Following the release of these posts by the Plain View Project and the subsequent backlash received from the public, the department conducted an internal affairs investigation and determined that Sergeant Hernandez violated its social media policy, specifically finding his posts “potentially reduced or contributed to the erosion of public trust, were inflammatory to certain groups, and/or created dissension in the community by promoting hate, violence, racism, bias, or beliefs inconsistent with the Phoenix Police Department’s Purpose Statement and Guiding Values.” Before discipline could be imposed, Sergeant Hernandez sued in federal court because the department retaliated against him for his First Amendment–protected speech and that the department’s social media policy was unconstitutional as it was drafted in an overbroad and vague manner.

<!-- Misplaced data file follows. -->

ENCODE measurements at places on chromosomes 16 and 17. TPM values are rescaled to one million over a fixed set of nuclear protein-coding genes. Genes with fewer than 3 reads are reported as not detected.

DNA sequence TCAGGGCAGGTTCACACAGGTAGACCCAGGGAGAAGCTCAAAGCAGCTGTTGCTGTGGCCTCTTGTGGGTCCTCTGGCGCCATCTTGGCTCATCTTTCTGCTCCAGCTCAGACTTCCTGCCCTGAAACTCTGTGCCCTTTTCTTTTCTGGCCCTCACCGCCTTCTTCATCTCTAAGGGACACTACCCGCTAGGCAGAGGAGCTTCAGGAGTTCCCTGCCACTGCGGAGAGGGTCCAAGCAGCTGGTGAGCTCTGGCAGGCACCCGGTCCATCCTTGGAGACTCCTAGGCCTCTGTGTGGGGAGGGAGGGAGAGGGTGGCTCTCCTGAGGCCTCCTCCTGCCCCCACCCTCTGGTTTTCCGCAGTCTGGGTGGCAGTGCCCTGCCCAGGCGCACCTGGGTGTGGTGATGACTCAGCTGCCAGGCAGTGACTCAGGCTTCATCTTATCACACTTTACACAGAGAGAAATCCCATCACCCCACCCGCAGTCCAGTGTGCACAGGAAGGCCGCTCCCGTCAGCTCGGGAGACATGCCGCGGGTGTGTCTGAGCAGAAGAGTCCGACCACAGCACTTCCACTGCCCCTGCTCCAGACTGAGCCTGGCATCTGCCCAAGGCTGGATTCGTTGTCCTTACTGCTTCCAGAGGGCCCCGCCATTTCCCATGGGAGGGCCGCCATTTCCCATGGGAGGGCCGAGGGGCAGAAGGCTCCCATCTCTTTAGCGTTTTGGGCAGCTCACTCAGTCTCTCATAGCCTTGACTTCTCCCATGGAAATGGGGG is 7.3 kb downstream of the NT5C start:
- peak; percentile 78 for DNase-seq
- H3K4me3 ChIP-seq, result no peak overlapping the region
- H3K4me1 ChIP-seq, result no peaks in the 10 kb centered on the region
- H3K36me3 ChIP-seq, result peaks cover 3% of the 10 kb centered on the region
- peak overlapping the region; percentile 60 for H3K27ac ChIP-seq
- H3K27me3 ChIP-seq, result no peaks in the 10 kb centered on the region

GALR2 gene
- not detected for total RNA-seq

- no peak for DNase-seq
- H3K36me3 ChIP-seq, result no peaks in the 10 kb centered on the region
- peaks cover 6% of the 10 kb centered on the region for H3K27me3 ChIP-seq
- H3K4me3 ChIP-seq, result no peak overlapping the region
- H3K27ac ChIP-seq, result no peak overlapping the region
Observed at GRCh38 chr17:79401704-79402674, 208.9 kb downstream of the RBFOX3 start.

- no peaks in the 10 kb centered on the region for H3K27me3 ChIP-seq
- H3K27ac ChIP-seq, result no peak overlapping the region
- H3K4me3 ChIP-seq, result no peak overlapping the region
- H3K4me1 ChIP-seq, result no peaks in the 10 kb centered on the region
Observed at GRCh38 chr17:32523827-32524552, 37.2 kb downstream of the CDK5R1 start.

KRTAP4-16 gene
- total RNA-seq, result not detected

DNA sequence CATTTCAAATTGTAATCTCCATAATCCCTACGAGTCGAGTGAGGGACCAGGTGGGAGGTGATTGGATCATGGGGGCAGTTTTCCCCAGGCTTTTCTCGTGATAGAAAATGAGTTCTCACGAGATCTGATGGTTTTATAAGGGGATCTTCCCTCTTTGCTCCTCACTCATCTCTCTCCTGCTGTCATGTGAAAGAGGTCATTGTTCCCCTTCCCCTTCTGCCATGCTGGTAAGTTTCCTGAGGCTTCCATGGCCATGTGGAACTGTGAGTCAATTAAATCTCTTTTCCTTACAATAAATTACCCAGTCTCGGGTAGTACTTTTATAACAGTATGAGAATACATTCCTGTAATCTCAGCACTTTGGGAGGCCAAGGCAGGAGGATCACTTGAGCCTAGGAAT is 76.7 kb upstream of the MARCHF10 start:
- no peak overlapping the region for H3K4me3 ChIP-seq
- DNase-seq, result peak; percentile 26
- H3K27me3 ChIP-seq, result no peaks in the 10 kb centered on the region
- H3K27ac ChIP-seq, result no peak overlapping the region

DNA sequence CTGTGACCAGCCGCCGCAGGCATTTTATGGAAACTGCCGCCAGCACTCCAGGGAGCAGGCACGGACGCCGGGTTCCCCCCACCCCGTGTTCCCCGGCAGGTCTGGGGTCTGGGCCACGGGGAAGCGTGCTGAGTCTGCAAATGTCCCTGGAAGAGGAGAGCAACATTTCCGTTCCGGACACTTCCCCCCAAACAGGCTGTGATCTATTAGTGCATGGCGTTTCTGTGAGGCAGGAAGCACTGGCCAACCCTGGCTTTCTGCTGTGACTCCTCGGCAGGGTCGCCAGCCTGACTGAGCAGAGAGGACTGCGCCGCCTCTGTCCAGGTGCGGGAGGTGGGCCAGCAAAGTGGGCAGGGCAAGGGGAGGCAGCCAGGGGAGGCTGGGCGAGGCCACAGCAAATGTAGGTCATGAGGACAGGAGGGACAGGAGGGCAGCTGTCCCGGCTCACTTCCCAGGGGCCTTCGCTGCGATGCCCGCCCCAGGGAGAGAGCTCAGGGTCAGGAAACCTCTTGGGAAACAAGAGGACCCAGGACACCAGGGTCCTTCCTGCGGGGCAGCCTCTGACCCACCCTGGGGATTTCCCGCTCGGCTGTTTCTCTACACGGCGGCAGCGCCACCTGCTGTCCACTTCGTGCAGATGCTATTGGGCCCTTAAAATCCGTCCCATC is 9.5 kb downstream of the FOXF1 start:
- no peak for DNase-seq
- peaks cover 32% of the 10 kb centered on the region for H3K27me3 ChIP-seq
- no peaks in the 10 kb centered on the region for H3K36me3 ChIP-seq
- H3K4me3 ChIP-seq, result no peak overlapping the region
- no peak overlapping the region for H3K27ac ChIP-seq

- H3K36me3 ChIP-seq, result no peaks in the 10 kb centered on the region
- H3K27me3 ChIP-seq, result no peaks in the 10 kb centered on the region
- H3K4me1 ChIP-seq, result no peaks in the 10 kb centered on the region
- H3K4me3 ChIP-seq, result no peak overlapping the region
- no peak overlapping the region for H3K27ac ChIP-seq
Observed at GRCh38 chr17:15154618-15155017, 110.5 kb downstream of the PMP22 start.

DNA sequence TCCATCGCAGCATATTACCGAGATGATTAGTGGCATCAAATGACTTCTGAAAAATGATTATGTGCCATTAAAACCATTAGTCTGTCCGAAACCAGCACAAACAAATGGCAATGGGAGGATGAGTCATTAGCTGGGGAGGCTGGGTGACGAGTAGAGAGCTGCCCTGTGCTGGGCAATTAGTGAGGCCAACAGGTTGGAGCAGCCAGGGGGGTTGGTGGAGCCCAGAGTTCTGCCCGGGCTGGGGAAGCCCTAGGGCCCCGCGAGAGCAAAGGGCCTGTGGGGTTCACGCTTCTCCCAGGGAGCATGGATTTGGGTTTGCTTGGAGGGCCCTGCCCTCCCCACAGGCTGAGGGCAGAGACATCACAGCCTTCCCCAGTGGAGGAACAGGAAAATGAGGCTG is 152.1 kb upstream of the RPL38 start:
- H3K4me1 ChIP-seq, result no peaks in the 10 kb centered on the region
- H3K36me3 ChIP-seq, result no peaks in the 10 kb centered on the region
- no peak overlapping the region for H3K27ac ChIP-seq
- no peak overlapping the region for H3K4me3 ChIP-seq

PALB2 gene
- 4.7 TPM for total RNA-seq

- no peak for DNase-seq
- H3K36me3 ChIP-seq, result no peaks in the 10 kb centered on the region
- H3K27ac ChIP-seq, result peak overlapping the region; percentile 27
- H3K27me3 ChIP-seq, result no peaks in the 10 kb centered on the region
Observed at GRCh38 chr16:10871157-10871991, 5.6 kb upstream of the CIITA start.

The federal district court granted the City of Phoenix’s motion to dismiss, holding that the City of Phoenix did not retaliate against Sergeant Hernandez and that he was in violation of the First Amendment because his speech did not constitute a matter of public concern. Additionally, the court concluded that the department’s social media policy was not overbroad or vague; Sergeant Hernandez then appealed to the Ninth Circuit.